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This Will Make You Rethink Your Weekly Manicure (Plus 5 Practices For Safer Nail Use)

[Credit: Pinterest]
There is something to be said about immaculately manicured hands featuring the latest in-season color, both as a form of self-expression and to look put-together. 

The truth is, when you paint your nails, you are putting more than a glossy coat on your fingertips, and it’s not pretty. The $7 billion nail polish industry, like the rest of the beauty industry, is largely unregulated and has come under scrutiny for using potentially toxic chemical ingredients.

You may have noticed that some companies reformulating their products to be 3 or 5-free of the following:

  • Dibutyl Phthalate (DBP)Banned in Europe and poses the greatest danger and linked to cancer in lab animals and underdeveloped genitals and reproductive problems in newborn boys
  • TouleneKnown to cause nausea, headache, dizziness and reproductive harm
  • FormaldehydeAn eye, skin and respiratory irritant and a known carcinogen that comes with strict warnings to avoid skin contact or inhalation 
  • Formaldehyde Resin: Known to release levels of formaldehyde over time and a skin allergen known to cause dermatitis
  • CamphorScented substance that causes nausea, headache and dizziness when inhaled

More recently, Triphenyl Phospate (TPHP) joined the list when researchers at Duke University and Environmental Working Group found in a small study that traces of the substance in the bodies of every woman in 10-14 hours after painting their nails. Intended as a substitute for DBP, TPHP is added to the nail polish to improve the durability and flexibility of the product, but it has been linked with changes in hormone and reproductive systems of humans.

As if the list isn’t worrying enough, studies have reported that some products claiming to be “free of” still contained some of the offending substances, so you shouldn't take the labels at face value either.

[Credit: Isabel Kho]
Does this mean you have to give up your manicures altogether? It is my opinion is that a manicure once in a while is not going to kill you, but painting your nails regularly puts you at unnecessary risk. What we really need is better regulation of the industry, but until that happens, here are 5 ways you can limit your exposure and practice safer nail use:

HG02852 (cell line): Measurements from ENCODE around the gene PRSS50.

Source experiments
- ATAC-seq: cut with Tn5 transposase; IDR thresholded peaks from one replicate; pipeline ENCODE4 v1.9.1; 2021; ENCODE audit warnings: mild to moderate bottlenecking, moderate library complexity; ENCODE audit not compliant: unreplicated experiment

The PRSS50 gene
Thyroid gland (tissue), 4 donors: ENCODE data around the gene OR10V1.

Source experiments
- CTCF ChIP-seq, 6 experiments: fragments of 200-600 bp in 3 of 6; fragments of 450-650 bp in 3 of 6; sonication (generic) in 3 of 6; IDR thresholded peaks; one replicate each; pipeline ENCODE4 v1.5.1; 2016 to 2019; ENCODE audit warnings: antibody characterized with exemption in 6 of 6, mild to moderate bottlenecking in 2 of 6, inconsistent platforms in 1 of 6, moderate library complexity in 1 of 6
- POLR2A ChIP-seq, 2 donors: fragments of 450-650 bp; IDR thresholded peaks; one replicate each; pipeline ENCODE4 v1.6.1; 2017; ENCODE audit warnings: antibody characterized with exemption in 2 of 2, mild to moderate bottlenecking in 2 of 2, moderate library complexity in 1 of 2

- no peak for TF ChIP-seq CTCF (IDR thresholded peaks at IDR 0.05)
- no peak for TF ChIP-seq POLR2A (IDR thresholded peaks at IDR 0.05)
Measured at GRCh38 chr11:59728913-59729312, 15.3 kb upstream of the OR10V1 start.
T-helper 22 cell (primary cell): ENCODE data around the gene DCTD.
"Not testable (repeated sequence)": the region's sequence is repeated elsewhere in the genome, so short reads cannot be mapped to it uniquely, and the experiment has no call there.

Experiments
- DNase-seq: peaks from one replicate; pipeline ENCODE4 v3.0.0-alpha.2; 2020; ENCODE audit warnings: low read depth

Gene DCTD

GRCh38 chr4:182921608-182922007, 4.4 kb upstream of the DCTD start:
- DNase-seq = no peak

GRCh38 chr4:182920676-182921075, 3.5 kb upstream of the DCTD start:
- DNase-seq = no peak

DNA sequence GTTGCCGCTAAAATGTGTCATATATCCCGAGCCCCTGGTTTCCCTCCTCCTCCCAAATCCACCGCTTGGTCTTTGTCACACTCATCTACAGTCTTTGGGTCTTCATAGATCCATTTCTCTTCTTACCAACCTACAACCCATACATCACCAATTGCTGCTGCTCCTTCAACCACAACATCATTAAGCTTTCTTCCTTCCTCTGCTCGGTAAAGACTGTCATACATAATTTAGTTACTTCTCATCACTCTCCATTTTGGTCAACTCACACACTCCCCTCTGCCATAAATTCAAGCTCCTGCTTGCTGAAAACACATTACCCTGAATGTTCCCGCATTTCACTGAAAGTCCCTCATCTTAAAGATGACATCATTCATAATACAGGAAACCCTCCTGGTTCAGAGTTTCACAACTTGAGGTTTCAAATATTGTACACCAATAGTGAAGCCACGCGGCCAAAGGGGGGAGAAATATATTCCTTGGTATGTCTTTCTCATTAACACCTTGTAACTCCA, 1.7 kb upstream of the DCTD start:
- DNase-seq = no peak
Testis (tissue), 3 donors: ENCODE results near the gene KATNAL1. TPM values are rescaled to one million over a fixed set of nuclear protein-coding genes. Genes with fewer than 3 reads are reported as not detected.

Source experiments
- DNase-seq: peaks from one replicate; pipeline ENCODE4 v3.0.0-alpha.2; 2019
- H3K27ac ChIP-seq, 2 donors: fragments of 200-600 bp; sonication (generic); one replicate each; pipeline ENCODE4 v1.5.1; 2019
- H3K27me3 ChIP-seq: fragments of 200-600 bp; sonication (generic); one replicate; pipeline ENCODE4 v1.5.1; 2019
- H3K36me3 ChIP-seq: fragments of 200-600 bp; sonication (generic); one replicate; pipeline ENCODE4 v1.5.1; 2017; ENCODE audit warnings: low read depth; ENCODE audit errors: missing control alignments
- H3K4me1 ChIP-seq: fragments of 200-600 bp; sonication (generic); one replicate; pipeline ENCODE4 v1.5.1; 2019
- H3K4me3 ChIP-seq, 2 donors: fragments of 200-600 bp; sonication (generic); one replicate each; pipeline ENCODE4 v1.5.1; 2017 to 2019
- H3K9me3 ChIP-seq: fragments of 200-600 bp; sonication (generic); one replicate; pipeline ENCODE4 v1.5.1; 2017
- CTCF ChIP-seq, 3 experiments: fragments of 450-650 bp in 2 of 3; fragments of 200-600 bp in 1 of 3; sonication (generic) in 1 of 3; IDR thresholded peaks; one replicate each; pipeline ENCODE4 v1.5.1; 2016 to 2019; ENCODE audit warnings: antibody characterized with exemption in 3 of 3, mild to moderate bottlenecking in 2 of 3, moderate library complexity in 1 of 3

1. Choose your brands carefully.
I have tried over a dozen brands and my favorite brands are Treat Collection, AILA, Habit Cosmetics and Mineral Fusion. I’ve also heard great things about 100% Pure, Scotch Naturals and tenoverten, but I haven’t tried them myself.

2. Paint your nails less.
Save the nail polish for special occasions and go for naturally shiny nails by buffing them instead. When you do have to paint your nails, avoid the cuticle and surrounding skin so that you can minimize absorption. 

3. Do it yourself.
Most nail salons are not properly ventilated and the air is hazardous to both customers and the workers. New York Times wrote an exposé on the medical conditions plaguing nail salon workers, and I personally wouldn’t step into a place that is not properly aired out with open doors and windows.

4. Skip the gel manicure.
You don’t want to hear this, I know, but your nails can’t breathe through the thick gel and will become extremely weak over time, and that UV light is so bad for you. It photo-ages the skin faster and puts you at risk of skin cancer, and melanoma under the nails is often diagnosed very late.

5. Use acetone-free remover.
Acetone instantly dries out your nails and causes brittleness and breakage, and it also cause post-polish yellowing. I personally love AILA's 3-in-1 Nail Polish Remover fortified with argan oil. Don’t forget to follow up with a cuticle oil afterwards, and I recommend Chidoriya’s Nail Treatment Oil.

How often do you use nail polish?
Have you switched to safer brands yet?

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